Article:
Mark Kooyman
5 min readFeb 14, 2022


The World is Not Ending

The Boomers are aging… fast.

And by damn they ain’t departing without putting their stamp on the world around them.

If you’ve run out of things to do for entertainment and turned on the TV and watched any of the news networks the Boomers’ mission and condition isn’t surprising to you.

Boomers and Mature Generations dominate the news media and elected leadership in America today and that is about to change.

Much of the editorial perspective these days is all focused on the end being near.

Russia is going to take over the world. China tracks each American with the texting sent on their iPhones. The North pole is melting and the Amazon is drying up. A gallon of gas will soon be more than $10 a gallon.

Their world is ending as friends and colleagues begin to pass and they are hell-bent to see their ideals come to pass.

Why should business leadership care? Why should any brand strategist place any value on what they champion and say?

This past week I sipped a cup of coffee with a Boomer “business coach” who told me that the moral fabric and the environment for doing business is nearing a collapse.

I asked him what made up his dash board and he was quick to answer… talk radio and FOX News.

When I next asked if he thought that those sources might be a bit skewed in their content, he was adamant that it was truth.

We were having our coffee at an indie café and there was a table of new Millennial moms sitting next us.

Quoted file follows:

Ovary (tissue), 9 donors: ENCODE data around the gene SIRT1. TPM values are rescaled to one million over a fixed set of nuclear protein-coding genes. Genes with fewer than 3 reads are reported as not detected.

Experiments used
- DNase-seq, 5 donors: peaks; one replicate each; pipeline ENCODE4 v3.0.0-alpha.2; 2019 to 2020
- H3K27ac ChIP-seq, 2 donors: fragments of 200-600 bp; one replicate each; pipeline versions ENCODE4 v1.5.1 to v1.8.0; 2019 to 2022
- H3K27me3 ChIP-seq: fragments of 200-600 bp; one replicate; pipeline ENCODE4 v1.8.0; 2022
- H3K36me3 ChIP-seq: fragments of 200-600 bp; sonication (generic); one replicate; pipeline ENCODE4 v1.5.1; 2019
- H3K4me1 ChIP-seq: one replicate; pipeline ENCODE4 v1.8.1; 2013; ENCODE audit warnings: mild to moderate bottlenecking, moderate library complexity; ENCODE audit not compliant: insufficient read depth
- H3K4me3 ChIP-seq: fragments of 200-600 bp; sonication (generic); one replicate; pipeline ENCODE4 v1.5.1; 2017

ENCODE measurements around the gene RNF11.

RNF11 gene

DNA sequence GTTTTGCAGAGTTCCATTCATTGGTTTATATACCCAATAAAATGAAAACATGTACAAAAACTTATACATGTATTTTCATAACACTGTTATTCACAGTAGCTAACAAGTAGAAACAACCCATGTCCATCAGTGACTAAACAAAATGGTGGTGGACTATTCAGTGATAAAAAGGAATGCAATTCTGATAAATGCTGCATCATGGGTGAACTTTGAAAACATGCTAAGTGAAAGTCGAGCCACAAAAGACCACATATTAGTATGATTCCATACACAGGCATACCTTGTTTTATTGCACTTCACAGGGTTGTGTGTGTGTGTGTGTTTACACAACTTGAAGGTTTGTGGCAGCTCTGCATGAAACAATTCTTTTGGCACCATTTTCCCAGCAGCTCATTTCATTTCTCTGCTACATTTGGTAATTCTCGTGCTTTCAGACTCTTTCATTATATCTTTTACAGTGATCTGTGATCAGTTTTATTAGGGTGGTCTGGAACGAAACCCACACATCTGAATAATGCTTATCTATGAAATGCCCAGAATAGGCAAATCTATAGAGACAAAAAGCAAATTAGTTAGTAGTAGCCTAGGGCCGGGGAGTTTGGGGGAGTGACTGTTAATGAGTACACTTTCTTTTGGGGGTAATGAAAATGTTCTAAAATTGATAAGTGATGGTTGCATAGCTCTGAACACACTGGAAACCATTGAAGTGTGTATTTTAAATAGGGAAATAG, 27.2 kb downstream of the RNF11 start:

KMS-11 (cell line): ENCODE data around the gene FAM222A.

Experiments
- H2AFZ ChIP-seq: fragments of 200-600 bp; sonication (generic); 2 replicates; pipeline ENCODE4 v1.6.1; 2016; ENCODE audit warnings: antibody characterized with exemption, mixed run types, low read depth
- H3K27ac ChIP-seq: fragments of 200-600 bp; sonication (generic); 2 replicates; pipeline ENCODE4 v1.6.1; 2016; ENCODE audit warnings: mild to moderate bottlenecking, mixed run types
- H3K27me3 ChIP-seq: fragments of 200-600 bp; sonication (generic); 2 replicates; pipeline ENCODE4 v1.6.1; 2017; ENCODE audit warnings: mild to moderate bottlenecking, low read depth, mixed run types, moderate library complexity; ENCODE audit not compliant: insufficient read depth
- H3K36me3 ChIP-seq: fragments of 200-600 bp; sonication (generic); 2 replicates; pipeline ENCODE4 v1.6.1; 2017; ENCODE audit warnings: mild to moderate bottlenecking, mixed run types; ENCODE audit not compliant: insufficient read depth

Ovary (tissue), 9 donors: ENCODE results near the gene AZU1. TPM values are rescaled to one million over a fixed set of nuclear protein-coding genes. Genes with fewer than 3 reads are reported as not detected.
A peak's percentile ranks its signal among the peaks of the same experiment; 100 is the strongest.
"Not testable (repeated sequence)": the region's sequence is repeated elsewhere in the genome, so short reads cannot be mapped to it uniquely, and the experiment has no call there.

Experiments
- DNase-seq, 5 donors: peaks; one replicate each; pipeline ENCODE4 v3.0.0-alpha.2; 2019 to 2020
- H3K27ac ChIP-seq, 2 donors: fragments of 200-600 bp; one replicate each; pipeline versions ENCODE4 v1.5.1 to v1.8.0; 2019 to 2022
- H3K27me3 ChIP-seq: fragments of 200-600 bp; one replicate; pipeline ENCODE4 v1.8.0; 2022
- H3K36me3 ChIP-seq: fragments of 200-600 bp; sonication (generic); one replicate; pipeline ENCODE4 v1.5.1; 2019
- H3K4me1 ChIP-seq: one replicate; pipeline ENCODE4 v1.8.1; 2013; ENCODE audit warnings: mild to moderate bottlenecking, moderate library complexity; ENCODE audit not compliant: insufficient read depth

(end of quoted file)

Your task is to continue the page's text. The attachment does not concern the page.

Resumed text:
Those who know me know I hold no fear barriers of engagement.

I asked them to use a scale of 1–5 with 5 being the highest in terms of opportunity and good and 1 being the lowest to rate the how they see 2022 and the future evolving around them.

It was a group of 5 moms… four voiced a “5” and one voiced a “4.”

I next asked them what did they perceive to be the positive drivers.

They quickly voiced the fact that they were starting families, had finally purchased a home and have re-adapted to whatever the work dynamic might be… in-person or work-from-home.

While what I did was qualitative in nature, quantitative research backs it up.

A trade association of tech-companies just released the results of a combination quantitative and qualitative study they conducted among Millennials age 28–40 about where their headsets were concerning 2022 and the future ahead.

The outcome?

Overall Millennials are happy and optimistic… more so than GenXers and more so than their Boomer parents.

Using a scale of 1–5 with 5 representing “Extremely Positive Outlook” and 1 representing “Extremely Negative Outlook,” the Millennials rated the “future ahead” a 4.7.

GenXers rated the future a 3.1 and Boomers rated the future a 2.8.

The Millennials specifically cited their home and family life as well as “feeling more in control” of their “job role” and “areas of responsibility.”

Work and home life is becoming much more integrated as Millennials quickly take over control of the workplace.

An interesting finding of the study… nearly half of Millennials currently working a “formal” job are also freelancing on the side … 47% specifically.

Already, more Millennials have turned in their letters of resignation in 2022 than all of last year and many are starting up new ventures outside the urban city centers.

To me, the most intriguing finding in the research is that less than one-out-of-eight Millennials watch or connect with any form of news… print, broadcast or digital.